Democrat’s Raphael to be the first black senator of Georgia

Mr Warnock will be the first black senator for the state of Georgia. Photo: BBC

Dailynewsun Desk:

Democratic candidate Raphael Warnock is projected to win the first of two nail-biting Senate races in Georgia, unseating Republican Kelly Loeffler.

With 98% of votes counted, US TV networks and the Associated Press news agency called the race for Mr Warnock, reports BBC.

Control of the Senate in the first two years of Democratic President-elect Joe Biden’s term will be determined by the outcome of the second runoff.

The result is a blow for outgoing Republican President Donald Trump.

The election is being rerun because none of the candidates in the November general election achieved the 50% needed for victory under state rules.

If confirmed, Mr Warnock would become the first black senator for the state of Georgia – a slavery state in the US Civil War – and only the 11th black senator in US history.

Claiming victory, Mr Warnock paid tribute to his mother, Verlene, who as a teenager worked as a farm labourer.

“The other day – because this is America – the 82-year-old hands that used to pick somebody else’s cotton went to the polls and picked her youngest son to be a United States senator,” he said.

Although Mr Biden’s Democrats would need to take both seats to gain full control of Congress, the Republican party of outgoing President Donald Trump needs only to win one in order to retain the Senate.

When will we get a result?
With 98% of ballots counted from Georgia’s 159 counties, both races were closely fought.

Mr Warnock has a wafer-thin lead over Ms Loeffler, while Republican David Perdue is tied with Democrat Jon Ossoff.

Thousands of votes remain to be counted in the Atlanta suburbs such as DeKalb County, which is expected to go heavily for the Democrats. Georgia election official Gabriel Sterling told CNN that final results were expected by lunchtime on Wednesday (about 17:00 GMT).

More than three million votes – about 40% of the state’s registered voters – were cast before Tuesday. Early voting was a key benefit for Mr Biden in November’s White House election.

Meanwhile, Mr Trump – whose unsubstantiated claims that he was the victim of electoral fraud left Republican strategists worried about turnout in Tuesday’s Senate runoffs – continued to cast aspersions on the integrity of the vote in Georgia.

On Saturday, Mr Trump pushed Georgia’s top election official Brad Raffensperger, a fellow Republican, to “find” enough votes to overturn Mr Biden’s presidential election win in the state.

What’s at stake in Georgia?
The vote in the Peach State will decide the balance of power in the Senate.

If both Democrats win, the Senate will be evenly split 50-50, allowing incoming Democratic Vice-President Kamala Harris the tie-breaking vote.

This would be crucial for pushing through Mr Biden’s agenda, including on key issues such as healthcare and environmental regulations – policy areas strongly contended by Republicans.

The Senate also has the power to approve or reject Mr Biden’s nominees for cabinet and judicial posts.

If Mr Ossoff and Mr Warnock both win, it would bring the White House, Senate and the House of Representatives under Democratic control for the first time since President Barack Obama took office in 2009.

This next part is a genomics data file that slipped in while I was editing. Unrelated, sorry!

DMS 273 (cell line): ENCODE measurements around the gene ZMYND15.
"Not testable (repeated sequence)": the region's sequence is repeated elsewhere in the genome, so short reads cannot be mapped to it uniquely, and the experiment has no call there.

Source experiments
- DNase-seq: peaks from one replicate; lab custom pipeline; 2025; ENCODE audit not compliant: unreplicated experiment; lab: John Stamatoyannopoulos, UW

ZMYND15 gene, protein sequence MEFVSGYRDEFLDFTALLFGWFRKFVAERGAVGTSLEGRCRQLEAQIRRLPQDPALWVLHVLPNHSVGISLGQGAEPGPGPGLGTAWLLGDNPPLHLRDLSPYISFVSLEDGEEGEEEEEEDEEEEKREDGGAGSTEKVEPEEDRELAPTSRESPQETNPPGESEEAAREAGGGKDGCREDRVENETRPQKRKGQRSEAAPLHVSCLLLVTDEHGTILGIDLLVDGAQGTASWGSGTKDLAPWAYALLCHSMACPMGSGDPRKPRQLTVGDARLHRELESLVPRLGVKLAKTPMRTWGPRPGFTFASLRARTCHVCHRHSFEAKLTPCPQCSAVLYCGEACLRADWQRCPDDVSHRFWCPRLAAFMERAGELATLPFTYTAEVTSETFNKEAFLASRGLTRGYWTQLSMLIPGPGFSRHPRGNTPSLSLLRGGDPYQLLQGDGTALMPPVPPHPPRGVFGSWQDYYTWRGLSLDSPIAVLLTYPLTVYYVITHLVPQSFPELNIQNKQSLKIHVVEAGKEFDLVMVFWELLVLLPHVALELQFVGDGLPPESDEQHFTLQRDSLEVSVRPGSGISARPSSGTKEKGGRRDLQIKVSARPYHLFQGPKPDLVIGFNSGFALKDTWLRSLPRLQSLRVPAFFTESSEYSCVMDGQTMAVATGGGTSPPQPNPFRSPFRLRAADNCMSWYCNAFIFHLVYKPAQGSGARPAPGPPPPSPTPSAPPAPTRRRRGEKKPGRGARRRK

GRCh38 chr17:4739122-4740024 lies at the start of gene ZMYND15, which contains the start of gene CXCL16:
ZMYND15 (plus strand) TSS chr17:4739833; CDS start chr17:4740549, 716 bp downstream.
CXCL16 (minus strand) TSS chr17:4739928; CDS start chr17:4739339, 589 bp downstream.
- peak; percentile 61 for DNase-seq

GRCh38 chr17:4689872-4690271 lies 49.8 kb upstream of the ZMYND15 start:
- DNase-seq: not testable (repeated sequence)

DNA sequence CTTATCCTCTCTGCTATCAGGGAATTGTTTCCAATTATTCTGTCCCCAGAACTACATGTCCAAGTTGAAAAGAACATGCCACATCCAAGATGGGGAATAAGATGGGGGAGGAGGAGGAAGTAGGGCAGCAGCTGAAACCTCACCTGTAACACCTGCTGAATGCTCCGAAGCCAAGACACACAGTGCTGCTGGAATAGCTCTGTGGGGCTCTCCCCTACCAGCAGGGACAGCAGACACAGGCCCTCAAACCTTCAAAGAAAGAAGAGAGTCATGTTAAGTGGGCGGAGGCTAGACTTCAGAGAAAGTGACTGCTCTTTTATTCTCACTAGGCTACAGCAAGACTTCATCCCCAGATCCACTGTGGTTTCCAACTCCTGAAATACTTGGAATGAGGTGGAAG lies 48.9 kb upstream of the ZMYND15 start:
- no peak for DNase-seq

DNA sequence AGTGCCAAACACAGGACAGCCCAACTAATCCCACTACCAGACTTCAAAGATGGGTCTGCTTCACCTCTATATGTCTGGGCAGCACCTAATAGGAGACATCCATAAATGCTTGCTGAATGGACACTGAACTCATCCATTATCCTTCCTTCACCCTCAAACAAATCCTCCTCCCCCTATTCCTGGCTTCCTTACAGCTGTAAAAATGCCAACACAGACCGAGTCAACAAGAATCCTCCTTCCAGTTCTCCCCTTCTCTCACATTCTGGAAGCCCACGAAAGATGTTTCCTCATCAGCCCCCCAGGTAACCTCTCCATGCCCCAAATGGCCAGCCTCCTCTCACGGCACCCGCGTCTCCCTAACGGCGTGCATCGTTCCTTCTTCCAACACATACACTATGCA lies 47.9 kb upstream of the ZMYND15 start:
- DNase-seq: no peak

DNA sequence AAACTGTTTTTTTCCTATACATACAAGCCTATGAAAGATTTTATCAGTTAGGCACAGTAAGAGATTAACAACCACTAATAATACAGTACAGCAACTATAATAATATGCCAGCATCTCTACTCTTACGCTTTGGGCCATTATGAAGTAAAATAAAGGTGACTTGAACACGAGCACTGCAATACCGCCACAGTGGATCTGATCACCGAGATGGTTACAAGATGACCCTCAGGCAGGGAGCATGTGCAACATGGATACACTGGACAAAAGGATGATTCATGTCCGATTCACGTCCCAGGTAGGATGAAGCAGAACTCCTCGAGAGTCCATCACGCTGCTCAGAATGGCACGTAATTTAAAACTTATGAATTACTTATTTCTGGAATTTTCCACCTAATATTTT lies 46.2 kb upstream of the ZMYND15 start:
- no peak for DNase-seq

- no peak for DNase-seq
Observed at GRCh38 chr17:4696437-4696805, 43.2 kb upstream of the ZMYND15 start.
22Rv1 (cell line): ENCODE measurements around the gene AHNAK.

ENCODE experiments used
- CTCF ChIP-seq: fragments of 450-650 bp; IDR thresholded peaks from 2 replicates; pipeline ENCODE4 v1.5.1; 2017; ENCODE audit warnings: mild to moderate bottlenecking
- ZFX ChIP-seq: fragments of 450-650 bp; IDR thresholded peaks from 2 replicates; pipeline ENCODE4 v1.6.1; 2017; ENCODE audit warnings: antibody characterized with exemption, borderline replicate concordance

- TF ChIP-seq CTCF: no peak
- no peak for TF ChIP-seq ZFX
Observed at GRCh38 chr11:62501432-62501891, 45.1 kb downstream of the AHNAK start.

What do the exit polls say?
Mr Trump’s unproven claims of voter fraud may have eroded voter confidence in the election system, according to exit polls from Edison Research.

Its survey of voters leaving polling stations found around 70% of them were very or somewhat confident their votes would be counted accurately, a drop of nearly 15% from November’s White House election.

Exit polls showed Georgians in a clean split over which party they want to control Congress: 49% favoured Republicans, while 48% said the Democratic party.

The demographics roughly matched those in November. Black voters, who made up 29% of the electorate, favoured the Democratic candidates nine-to-one. The Republicans, meanwhile, were winning a majority of white voters.

Trump will face blame if Republicans lose
Although the results are not final, it appears Republican worries about the two run-off elections in Georgia were well-founded. Their voters did not show up at the polls in the kinds of numbers they were hoping. Meanwhile, Democrats turned out at higher levels. In county after county, both Jon Ossoff and Raphael Warnock outperformed their general election numbers.

The two Democrats, at times running as a team, appeared to complement each other’s electoral coalitions. Warnock energised black voters across the state. Mr Ossoff, although he slightly underperformed his Democratic counterpart, still attracted suburban and educated voters around Atlanta.

Why was there a runoff election in Georgia?
None of the candidates reached the 50% needed to win outright in the elections in November, forcing Tuesday’s runoff elections under Georgia’s election rules.

Mr Perdue nearly prevailed first time out against Mr Ossoff, a former filmmaker, falling just short of the required majority with 49.7%.

The other seat had more candidates, with Democrat Mr Warnock recording 32.9% to Ms Loeffler’s 25.9%.

A Democrat has not won a Senate race in Georgia in 20 years but the party has been boosted by Mr Biden’s presidential election win over Mr Trump there. Mr Biden’s margin of victory was about 12,000 votes among five million cast.